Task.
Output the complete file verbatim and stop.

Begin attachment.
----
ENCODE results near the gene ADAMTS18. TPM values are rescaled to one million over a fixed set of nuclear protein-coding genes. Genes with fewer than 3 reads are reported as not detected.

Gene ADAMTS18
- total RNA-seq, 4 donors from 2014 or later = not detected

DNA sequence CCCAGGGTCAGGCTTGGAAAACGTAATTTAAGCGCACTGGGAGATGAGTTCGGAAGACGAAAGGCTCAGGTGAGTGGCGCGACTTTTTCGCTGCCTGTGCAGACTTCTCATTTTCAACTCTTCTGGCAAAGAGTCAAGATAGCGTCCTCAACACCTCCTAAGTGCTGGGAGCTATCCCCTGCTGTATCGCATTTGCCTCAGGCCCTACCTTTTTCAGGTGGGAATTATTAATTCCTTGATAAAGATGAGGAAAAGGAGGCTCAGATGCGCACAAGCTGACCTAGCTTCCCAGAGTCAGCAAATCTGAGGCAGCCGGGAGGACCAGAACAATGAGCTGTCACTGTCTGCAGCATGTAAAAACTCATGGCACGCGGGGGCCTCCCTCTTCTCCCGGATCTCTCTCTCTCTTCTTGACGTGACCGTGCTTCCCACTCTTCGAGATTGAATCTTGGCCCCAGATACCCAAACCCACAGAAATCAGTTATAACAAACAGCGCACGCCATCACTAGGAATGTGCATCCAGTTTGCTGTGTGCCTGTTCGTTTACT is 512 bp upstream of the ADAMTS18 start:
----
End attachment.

ENCODE results near the gene ADAMTS18. TPM values are rescaled to one million over a fixed set of nuclear protein-coding genes. Genes with fewer than 3 reads are reported as not detected.

Gene ADAMTS18
- total RNA-seq, 4 donors from 2014 or later = not detected

DNA sequence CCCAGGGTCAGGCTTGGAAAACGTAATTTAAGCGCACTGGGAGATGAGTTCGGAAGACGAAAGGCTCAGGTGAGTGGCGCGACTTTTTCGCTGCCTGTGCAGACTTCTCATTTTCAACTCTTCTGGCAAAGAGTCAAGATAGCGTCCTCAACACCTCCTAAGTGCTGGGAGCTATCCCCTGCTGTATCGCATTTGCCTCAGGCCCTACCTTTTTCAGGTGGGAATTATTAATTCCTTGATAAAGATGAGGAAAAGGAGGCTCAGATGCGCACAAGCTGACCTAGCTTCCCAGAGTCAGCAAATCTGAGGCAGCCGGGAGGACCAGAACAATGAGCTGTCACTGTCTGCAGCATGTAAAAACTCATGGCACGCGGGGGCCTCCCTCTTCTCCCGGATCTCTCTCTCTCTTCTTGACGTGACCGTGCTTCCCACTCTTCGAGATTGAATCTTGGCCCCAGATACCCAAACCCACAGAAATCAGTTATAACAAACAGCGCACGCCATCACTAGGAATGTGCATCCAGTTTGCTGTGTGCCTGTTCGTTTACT is 512 bp upstream of the ADAMTS18 start: